Florida is overhauling the death penalty in a bid to resume executions after the U.S. Supreme Court ruled the state's current sentencing law was unconstitutional.
The Florida Legislature on Thursday sent to Gov. Rick Scott a bill that would require that at least 10 out of 12 jurors recommend execution in order for it be carried out. Florida previously only required that a majority of jurors recommend a death sentence.
Scott has not said if he will sign the measure but he has supported Florida's use of the death penalty since he became governor.
The U.S. Supreme Court ruled in January that the current law is unconstitutional because it allows judges to reach a different decision than juries, which have only an advisory role in recommending death.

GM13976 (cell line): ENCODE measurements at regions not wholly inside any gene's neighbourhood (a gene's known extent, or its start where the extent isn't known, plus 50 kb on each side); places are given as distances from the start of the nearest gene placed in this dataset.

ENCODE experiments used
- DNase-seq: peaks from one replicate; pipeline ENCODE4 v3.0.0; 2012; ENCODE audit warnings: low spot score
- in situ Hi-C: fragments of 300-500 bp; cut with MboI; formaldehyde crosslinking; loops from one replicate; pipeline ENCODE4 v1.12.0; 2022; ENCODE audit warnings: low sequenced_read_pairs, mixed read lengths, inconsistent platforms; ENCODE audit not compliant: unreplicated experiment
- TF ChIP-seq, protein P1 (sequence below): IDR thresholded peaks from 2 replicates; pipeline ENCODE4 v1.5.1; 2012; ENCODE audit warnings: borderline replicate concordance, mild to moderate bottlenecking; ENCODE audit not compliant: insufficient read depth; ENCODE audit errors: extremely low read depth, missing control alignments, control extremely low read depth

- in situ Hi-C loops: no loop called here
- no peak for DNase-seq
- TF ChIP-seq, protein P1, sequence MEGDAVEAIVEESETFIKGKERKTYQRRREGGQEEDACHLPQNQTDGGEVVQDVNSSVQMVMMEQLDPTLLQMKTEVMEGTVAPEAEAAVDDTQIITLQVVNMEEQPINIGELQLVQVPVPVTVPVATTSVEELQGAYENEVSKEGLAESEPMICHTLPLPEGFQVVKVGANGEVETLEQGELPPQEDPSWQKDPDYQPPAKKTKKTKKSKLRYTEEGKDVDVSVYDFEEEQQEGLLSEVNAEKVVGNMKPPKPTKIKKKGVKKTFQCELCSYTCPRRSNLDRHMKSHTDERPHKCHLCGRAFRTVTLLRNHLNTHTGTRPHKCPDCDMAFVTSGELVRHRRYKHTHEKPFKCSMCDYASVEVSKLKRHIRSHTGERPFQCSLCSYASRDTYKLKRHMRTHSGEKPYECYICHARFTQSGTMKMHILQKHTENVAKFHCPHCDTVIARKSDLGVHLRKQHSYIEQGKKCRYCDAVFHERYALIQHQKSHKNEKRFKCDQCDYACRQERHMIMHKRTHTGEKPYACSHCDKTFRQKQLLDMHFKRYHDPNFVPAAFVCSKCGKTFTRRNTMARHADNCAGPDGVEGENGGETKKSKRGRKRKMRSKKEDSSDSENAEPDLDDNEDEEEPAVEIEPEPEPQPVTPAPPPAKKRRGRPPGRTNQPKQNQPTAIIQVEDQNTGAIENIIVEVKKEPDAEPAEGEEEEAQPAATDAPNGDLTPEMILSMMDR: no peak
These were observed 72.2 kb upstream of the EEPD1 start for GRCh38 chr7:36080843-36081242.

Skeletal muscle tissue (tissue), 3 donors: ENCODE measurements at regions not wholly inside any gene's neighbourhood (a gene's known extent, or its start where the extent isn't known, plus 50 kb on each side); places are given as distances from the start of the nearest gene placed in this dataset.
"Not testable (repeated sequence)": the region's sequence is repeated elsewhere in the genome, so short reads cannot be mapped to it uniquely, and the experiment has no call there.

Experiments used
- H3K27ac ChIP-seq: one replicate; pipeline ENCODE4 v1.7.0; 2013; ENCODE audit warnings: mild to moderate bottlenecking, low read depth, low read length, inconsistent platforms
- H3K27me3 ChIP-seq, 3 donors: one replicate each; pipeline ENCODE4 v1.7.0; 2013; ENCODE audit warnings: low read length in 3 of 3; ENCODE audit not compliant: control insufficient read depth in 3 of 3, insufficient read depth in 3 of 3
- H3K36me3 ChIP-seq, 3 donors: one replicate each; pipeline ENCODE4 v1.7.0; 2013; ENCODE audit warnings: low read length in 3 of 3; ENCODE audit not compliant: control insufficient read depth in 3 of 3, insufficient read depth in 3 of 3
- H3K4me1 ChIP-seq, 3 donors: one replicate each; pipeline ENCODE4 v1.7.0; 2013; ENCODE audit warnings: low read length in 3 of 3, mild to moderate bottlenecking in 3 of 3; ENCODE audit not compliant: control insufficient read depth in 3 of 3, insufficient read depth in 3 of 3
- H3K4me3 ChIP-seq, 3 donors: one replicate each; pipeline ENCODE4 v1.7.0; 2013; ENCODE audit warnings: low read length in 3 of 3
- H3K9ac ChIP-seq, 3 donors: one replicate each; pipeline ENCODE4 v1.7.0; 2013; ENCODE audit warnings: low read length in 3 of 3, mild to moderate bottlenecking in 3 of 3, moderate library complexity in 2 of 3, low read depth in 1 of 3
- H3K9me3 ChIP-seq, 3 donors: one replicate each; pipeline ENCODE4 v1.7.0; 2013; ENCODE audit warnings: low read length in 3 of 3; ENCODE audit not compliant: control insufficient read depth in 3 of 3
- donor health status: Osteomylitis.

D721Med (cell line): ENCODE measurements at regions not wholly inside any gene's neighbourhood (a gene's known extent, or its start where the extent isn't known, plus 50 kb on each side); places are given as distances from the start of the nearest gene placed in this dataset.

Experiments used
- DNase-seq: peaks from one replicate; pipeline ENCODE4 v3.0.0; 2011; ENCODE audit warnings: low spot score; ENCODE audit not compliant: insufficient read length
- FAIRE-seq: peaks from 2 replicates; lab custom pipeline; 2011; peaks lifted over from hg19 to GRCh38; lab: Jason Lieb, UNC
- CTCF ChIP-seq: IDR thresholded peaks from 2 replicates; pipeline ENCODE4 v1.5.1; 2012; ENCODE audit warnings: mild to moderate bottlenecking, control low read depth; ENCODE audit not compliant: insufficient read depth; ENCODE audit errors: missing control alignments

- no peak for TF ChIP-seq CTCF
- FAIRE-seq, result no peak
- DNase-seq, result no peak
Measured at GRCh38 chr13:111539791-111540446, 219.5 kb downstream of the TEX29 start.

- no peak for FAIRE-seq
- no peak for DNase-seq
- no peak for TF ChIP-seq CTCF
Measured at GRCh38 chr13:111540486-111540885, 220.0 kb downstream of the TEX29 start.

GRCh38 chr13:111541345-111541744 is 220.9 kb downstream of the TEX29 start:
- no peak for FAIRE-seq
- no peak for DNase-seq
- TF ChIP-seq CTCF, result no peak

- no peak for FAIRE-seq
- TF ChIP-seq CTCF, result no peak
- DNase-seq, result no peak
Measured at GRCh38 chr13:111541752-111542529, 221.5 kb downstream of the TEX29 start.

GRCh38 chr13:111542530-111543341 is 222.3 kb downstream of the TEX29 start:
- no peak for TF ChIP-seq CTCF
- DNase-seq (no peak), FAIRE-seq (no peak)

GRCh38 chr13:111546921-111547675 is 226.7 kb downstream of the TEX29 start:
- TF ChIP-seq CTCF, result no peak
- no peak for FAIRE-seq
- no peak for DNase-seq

The state Supreme Court halted two pending executions following the ruling, and court cases across the state had been put on hold.
Legislators were initially divided over whether they should require a unanimous jury recommendation in death penalty cases. Florida is one of only a handful of states that does not require a unanimous decision by the jury.
State senators agreed to switch to 10 jurors as part of a compromise with the House, but some legislators have warned that the decision could result in the law being challenged once again.
The bill sent to Scott does not apply to the 389 inmates now sitting on Florida's death row. The state Supreme Court has been asked to decide whether the U.S. Supreme Court ruling should apply to those already sentenced to death.